of you (the Freemason pederasts) may be a trifle confused or even annoyed
by the packaging and name of this record. For all your dumb coyness, I
don't think you need to be told. Just don't go anywhere, don't call anyone.
Microdisney's closing message on their pertinently titled 'We Hate You
South African Bastards' certainly leaves no doubts about their allegiances.
In these troubled days, when folks are enacting a war on pop (on complacency,
apathy, dubious reactionary politics), Microdisney's cutting honesty is
a refreshing alternative to the cosy liberal conscience and ambivalence
of today's pop 'icons'.
But who, and what, you might enthusiastically mutter, are Microdisney?
Well, for your pop files, co-founders Cath Coughlan (the 'savagely vulgar,
though often poetic, vocalist') and Sean O'Hagan (the 'self-sacrificing
pragmatic and brutally honest guitarist') followed the yellow brick road
from Cork to London in search of olde golde, or a decent record deal and
recording scene, more interested ears and eyes to offend with their disarming
pop, and a life of open possibilities. It seems that Cork wasn't exactly
set to launch its sons into a wildly famous rock'n'roll orbit, or even
to encourage any musical ambitions.
One Rough trade album, 'Everybody Is Fantastic', was sufficient proof
of the duo's barbaric intent to wet the whistle for a retrospective 'what
we did before what you already know and can't get enough of' release.
Bargain Time! Hence 'Bastards'. But, Cathy and Sean, what an abrasive
way to say hi!
Cathal: 'We were putting it together at a time when the South Africans
were having a really easy ride in the media, mainly through Zola Budd,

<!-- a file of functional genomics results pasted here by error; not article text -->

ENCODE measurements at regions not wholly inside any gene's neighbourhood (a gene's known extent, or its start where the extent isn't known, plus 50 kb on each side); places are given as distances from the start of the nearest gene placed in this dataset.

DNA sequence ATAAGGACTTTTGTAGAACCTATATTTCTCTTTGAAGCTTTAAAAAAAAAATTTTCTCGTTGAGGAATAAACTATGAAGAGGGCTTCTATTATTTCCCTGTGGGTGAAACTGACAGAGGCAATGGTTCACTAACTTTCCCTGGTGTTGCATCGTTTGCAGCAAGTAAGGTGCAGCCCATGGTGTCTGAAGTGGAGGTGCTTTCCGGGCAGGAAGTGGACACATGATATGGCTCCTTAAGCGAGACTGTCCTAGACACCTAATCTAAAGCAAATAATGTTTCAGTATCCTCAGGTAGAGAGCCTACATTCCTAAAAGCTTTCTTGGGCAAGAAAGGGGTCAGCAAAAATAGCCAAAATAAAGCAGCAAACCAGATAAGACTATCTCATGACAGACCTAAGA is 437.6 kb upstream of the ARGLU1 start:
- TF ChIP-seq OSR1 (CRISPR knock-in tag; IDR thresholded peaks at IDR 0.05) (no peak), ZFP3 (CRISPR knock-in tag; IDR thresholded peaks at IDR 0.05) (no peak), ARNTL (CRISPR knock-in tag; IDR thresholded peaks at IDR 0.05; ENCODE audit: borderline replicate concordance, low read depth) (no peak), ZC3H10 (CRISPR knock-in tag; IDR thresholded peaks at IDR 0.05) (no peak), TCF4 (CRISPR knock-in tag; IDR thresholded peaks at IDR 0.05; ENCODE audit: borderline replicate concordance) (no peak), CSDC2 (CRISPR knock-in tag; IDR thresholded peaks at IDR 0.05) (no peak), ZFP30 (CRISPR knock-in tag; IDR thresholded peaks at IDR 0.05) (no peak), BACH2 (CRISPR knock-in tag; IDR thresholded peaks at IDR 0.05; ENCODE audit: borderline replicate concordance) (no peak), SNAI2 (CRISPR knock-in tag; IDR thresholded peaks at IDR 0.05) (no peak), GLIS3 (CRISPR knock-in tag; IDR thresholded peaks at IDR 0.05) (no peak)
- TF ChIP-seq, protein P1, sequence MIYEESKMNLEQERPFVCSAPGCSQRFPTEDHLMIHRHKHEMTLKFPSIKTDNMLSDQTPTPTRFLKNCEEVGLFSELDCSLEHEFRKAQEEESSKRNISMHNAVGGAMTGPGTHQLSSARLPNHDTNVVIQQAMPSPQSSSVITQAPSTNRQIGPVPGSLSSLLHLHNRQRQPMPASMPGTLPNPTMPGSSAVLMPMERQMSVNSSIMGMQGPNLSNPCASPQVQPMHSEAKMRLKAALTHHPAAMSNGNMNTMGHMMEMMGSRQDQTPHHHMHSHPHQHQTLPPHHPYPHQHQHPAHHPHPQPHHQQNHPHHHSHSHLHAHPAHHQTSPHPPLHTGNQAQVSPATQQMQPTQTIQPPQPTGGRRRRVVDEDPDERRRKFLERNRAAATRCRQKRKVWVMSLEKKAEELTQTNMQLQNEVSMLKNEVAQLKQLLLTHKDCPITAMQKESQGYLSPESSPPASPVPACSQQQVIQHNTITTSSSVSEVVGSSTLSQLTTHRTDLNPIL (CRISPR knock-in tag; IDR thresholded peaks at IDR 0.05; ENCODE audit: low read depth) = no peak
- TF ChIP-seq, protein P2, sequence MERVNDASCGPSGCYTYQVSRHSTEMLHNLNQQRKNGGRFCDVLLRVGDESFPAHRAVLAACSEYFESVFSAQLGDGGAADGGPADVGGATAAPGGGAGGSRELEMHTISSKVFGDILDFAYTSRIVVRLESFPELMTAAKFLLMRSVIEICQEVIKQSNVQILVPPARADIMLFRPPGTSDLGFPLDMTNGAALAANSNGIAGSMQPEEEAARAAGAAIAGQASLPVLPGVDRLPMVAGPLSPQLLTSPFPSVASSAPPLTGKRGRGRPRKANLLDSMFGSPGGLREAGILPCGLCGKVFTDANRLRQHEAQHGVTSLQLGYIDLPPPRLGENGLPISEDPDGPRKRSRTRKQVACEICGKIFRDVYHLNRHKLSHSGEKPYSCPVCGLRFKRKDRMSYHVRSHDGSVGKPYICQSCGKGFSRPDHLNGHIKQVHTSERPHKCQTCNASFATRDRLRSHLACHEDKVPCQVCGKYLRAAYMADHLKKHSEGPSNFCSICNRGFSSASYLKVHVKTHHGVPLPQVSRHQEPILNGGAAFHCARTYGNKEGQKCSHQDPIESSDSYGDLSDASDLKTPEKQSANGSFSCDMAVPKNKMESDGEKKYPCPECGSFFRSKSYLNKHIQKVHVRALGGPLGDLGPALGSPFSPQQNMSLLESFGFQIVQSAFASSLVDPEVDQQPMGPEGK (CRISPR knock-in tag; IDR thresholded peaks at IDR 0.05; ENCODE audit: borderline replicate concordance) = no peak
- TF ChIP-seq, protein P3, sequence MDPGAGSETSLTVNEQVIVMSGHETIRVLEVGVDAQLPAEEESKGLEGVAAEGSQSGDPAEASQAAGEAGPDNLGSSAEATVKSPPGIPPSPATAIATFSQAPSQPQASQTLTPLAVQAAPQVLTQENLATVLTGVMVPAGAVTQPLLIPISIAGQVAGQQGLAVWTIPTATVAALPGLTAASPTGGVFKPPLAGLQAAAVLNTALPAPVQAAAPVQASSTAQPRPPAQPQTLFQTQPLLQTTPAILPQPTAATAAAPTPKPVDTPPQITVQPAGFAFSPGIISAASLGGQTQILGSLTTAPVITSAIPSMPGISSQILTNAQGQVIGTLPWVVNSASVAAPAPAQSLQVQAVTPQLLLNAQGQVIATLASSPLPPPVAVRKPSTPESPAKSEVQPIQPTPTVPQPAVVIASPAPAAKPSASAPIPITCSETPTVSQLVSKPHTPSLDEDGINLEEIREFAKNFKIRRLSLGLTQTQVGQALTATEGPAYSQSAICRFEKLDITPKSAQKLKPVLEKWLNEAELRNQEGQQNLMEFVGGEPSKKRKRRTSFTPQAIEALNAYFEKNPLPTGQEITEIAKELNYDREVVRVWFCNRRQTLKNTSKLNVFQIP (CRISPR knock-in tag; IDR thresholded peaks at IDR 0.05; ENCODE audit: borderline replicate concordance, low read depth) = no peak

even though the media were doing the exact same bullshit they do every
time there's a riot in the black townships. There were a rush of them
in August, and we were watching the television one night and we thought
why not call the record 'We Hate You South African Bastards'. And it stuck.'
Not known for their easy-going, compromising attitudes, efforts were made
to alter the (subtle?) intentions and meaning of the title.
Sean: 'A few people were saying, yeah, we like the sentiments, we like
the name, but why not call it 'We Hate You White South African
Bastards'? That's a ridiculous line of reasoning because if you can't
take the hint of what we're talking about, then you've got problems. It
just reflects your own cynicisms.' The title was never changed.
What about obvious accusations that the title is purely a fashionable
political gesture, aligning yourself with a leftish cause, with an element
of outrage tacked onto it?
Cathal ponders over the point: 'Yeah, that could be said, that we're utilising
a certain... pose. We thought it was sufficient to just give the address
of the anti-apartheid movement on the back of the album. We are doing
a benefit for them shortly.'
What about the royalties from the album?
Cathal snorts: 'It'll go towards our debts!' Both laugh with that knowing
feeling of balancing intention against survival. 'All we can say is that
we're using the title for the right, genuine reasons, and we wanted that
cover to say something. People can draw their own conclusions if they
want to take us up on it.'
Both agree that the reaction instilled so far hasn't been that great.
I'd say it was a case of little media attention- I can't see editors wishing
to upset the apple cart of rosy, image-ridden golden boy girls of pop
with such a blatant combatative stance.
Funnily enough, Microdisney are presently 'promoting' a retrospective